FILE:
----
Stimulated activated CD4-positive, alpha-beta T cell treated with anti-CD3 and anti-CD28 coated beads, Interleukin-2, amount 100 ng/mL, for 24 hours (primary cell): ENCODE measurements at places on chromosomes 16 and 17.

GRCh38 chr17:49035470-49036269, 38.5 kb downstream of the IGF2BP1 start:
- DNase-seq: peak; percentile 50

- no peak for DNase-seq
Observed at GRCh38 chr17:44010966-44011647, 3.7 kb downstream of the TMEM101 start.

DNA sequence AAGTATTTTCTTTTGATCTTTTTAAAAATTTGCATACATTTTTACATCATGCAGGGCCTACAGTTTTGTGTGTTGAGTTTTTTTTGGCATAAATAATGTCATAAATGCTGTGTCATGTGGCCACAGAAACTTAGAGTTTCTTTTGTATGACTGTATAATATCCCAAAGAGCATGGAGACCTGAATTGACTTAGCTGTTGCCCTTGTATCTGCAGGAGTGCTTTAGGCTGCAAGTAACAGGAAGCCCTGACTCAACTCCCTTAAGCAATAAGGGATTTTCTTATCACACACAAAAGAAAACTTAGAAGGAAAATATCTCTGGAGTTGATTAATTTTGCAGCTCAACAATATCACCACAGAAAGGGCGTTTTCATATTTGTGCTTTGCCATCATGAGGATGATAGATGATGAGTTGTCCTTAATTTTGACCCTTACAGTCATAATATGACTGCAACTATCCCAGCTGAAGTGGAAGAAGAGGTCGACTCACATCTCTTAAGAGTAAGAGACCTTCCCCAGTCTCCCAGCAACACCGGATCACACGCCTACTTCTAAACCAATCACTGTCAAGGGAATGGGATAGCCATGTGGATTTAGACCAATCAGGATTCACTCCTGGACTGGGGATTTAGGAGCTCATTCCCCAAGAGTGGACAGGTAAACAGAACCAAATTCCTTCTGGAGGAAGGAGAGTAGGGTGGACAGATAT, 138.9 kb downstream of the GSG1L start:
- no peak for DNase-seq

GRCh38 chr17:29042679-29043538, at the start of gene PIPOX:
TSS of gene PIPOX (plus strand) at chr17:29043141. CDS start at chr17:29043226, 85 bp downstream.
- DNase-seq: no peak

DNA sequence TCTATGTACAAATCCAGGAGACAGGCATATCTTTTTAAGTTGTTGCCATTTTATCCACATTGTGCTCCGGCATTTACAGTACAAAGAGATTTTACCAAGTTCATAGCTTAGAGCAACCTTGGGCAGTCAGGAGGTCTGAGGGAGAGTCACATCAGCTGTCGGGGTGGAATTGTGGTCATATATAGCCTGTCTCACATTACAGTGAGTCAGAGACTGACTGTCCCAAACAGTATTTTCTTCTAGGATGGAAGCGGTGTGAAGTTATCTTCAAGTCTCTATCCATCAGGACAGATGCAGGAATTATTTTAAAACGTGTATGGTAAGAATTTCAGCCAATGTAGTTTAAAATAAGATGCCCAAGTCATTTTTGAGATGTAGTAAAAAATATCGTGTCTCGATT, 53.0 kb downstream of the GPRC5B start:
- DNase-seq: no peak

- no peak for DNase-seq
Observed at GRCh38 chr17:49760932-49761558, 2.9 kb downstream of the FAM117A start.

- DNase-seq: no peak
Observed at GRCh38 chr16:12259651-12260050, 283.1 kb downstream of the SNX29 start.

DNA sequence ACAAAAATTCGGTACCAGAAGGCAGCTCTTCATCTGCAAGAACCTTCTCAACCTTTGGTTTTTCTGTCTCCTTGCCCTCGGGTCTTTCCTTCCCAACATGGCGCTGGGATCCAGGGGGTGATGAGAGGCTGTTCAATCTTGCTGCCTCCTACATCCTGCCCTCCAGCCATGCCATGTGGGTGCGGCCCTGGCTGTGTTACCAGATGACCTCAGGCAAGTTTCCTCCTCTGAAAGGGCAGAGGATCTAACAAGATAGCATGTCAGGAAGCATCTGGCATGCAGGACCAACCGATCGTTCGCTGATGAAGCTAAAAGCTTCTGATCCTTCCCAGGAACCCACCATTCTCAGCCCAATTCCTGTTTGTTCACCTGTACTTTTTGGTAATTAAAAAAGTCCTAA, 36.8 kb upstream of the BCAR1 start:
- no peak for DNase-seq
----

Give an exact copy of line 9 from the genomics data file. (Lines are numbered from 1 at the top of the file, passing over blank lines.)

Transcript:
TSS of gene PIPOX (plus strand) at chr17:29043141. CDS start at chr17:29043226, 85 bp downstream.